n South African Journal of Business Management - An inter-ethnic study of gender differentiation and innovativeness among women entrepreneurs in Malaysia

Volume 41, Issue 4
  • ISSN : 2078-5585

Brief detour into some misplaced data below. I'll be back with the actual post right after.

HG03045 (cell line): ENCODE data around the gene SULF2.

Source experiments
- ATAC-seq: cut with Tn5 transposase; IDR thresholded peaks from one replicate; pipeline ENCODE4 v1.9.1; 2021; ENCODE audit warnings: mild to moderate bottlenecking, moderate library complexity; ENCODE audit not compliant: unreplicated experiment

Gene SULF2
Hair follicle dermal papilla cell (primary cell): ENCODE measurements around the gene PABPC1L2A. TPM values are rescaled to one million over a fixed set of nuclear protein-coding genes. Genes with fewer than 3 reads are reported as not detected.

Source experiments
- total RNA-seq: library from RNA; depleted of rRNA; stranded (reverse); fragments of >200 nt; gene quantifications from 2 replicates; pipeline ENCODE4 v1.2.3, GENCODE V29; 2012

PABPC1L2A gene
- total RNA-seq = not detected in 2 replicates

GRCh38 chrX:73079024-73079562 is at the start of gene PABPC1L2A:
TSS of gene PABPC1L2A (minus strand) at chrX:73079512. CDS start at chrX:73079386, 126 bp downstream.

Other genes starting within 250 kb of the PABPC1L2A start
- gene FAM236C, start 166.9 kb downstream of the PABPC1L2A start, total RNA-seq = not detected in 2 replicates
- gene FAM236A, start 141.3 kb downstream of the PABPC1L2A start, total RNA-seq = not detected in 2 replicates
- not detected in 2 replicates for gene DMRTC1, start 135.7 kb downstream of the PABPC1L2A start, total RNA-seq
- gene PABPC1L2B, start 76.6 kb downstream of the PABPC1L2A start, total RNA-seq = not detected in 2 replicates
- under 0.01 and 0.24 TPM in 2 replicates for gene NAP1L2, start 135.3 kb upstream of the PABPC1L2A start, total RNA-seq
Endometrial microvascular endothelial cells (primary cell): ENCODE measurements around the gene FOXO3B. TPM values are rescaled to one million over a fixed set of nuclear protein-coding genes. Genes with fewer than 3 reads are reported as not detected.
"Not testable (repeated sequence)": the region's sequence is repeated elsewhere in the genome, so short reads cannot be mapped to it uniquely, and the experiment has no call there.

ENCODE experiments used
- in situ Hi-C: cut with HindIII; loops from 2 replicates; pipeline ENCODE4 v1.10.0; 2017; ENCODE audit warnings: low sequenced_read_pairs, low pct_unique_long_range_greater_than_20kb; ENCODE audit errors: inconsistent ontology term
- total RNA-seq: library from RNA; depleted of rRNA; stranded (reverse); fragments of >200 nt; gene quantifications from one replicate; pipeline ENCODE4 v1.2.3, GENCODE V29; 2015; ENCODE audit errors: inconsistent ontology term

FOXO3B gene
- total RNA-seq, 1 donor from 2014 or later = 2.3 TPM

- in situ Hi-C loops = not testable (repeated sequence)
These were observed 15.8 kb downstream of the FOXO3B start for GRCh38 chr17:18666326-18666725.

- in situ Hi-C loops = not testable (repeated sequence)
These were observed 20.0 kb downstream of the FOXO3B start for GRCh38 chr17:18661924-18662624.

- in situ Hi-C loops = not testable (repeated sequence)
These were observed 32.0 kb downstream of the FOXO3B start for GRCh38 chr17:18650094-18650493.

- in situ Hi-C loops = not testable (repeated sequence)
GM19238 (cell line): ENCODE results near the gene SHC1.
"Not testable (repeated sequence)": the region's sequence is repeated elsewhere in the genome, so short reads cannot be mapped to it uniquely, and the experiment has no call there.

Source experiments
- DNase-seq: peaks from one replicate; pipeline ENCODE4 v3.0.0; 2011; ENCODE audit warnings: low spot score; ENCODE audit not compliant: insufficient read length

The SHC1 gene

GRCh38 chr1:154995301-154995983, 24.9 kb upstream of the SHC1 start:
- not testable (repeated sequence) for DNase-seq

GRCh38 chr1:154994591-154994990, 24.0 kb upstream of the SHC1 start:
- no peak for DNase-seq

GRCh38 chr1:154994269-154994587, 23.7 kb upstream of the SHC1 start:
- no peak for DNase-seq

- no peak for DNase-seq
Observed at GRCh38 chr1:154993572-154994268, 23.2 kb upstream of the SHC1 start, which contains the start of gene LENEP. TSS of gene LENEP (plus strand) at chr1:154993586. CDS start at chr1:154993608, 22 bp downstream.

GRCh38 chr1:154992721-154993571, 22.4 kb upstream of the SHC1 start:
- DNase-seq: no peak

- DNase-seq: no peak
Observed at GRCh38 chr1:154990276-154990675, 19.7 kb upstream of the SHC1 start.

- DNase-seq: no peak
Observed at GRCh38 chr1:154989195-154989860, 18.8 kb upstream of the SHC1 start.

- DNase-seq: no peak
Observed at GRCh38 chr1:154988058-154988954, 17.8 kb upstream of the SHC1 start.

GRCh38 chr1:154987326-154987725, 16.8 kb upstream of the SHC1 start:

Researchers have generally established the connection between innovativeness and cultural values. However, in these studies men are typically the majority of respondents. There is also no effort in these studies to treat women as a distinct cultural entity although there is evidence suggesting that social conditioning, particularly in masculine societies, induces gender-differentiated behaviors. This paper addresses these issues via a quantitative study examining the effect of masculinity (Hofstede, 1980) on the innovativeness of Malay and Chinese women entrepreneurs in the Malaysian peninsula. Results strongly suggest that for women entrepreneurs, masculinity should not be treated as a single-construct dimension. Rather it should be split into two sub-constructs: ego orientation and gender differentiation. When the construct of masculinity is divided in this way, path analysis reveals that the Malay sample of women entrepreneurs is more innovative than the Chinese even though the latter has a higher index of ego orientation. This may be explained by the former's lower index of gender differentiation.

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